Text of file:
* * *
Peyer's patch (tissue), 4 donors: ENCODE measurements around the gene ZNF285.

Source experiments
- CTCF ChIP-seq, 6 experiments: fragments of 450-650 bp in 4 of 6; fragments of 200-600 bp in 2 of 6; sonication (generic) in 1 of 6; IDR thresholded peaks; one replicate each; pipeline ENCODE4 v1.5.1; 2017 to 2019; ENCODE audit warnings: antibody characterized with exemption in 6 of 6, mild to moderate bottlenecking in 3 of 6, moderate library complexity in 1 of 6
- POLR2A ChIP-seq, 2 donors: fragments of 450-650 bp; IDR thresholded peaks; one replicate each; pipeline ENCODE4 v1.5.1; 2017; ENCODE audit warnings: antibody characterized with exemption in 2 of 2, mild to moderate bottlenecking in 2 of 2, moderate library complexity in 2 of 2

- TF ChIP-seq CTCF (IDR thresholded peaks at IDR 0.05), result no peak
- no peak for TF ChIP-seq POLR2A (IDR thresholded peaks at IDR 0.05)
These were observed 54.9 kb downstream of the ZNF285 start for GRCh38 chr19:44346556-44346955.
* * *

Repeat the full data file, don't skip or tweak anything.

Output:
Peyer's patch (tissue), 4 donors: ENCODE measurements around the gene ZNF285.

Source experiments
- CTCF ChIP-seq, 6 experiments: fragments of 450-650 bp in 4 of 6; fragments of 200-600 bp in 2 of 6; sonication (generic) in 1 of 6; IDR thresholded peaks; one replicate each; pipeline ENCODE4 v1.5.1; 2017 to 2019; ENCODE audit warnings: antibody characterized with exemption in 6 of 6, mild to moderate bottlenecking in 3 of 6, moderate library complexity in 1 of 6
- POLR2A ChIP-seq, 2 donors: fragments of 450-650 bp; IDR thresholded peaks; one replicate each; pipeline ENCODE4 v1.5.1; 2017; ENCODE audit warnings: antibody characterized with exemption in 2 of 2, mild to moderate bottlenecking in 2 of 2, moderate library complexity in 2 of 2

- TF ChIP-seq CTCF (IDR thresholded peaks at IDR 0.05), result no peak
- no peak for TF ChIP-seq POLR2A (IDR thresholded peaks at IDR 0.05)
These were observed 54.9 kb downstream of the ZNF285 start for GRCh38 chr19:44346556-44346955.